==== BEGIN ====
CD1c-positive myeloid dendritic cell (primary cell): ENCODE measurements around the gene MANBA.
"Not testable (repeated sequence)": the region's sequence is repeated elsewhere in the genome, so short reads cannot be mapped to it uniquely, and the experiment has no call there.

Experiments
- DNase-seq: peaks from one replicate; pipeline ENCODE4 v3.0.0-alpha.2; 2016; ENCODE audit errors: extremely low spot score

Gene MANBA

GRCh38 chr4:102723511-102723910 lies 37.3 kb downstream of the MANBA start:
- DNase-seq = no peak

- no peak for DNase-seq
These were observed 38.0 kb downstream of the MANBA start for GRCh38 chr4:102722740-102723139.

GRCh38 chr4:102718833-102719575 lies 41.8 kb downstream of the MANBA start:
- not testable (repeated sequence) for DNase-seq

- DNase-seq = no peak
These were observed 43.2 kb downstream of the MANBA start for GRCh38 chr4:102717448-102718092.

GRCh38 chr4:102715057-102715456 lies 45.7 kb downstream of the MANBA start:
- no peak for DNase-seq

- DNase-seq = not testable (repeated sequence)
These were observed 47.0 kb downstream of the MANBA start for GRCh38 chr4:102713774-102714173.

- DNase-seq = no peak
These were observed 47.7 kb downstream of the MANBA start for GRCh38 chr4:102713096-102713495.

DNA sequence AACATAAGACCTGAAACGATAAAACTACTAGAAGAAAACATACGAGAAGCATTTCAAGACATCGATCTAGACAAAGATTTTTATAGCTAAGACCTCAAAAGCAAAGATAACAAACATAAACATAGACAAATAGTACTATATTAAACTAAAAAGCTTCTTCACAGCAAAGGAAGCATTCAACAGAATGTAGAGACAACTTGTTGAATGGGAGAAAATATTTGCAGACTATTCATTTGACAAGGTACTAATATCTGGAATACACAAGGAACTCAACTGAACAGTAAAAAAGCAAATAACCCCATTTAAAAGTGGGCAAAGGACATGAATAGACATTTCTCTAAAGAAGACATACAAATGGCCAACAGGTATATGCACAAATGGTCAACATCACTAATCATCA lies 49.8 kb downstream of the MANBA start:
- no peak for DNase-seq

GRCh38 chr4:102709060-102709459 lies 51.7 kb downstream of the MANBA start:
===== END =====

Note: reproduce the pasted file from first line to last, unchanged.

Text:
CD1c-positive myeloid dendritic cell (primary cell): ENCODE measurements around the gene MANBA.
"Not testable (repeated sequence)": the region's sequence is repeated elsewhere in the genome, so short reads cannot be mapped to it uniquely, and the experiment has no call there.

Experiments
- DNase-seq: peaks from one replicate; pipeline ENCODE4 v3.0.0-alpha.2; 2016; ENCODE audit errors: extremely low spot score

Gene MANBA

GRCh38 chr4:102723511-102723910 lies 37.3 kb downstream of the MANBA start:
- DNase-seq = no peak

- no peak for DNase-seq
These were observed 38.0 kb downstream of the MANBA start for GRCh38 chr4:102722740-102723139.

GRCh38 chr4:102718833-102719575 lies 41.8 kb downstream of the MANBA start:
- not testable (repeated sequence) for DNase-seq

- DNase-seq = no peak
These were observed 43.2 kb downstream of the MANBA start for GRCh38 chr4:102717448-102718092.

GRCh38 chr4:102715057-102715456 lies 45.7 kb downstream of the MANBA start:
- no peak for DNase-seq

- DNase-seq = not testable (repeated sequence)
These were observed 47.0 kb downstream of the MANBA start for GRCh38 chr4:102713774-102714173.

- DNase-seq = no peak
These were observed 47.7 kb downstream of the MANBA start for GRCh38 chr4:102713096-102713495.

DNA sequence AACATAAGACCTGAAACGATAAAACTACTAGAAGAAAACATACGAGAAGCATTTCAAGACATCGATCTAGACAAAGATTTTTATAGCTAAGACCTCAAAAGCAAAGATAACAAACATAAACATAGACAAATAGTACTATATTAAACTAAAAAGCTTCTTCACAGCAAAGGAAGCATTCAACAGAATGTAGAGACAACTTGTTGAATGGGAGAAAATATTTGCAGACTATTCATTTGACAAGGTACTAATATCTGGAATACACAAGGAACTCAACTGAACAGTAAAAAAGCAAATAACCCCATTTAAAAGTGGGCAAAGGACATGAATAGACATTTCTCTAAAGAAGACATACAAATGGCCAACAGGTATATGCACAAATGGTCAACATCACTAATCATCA lies 49.8 kb downstream of the MANBA start:
- no peak for DNase-seq

GRCh38 chr4:102709060-102709459 lies 51.7 kb downstream of the MANBA start: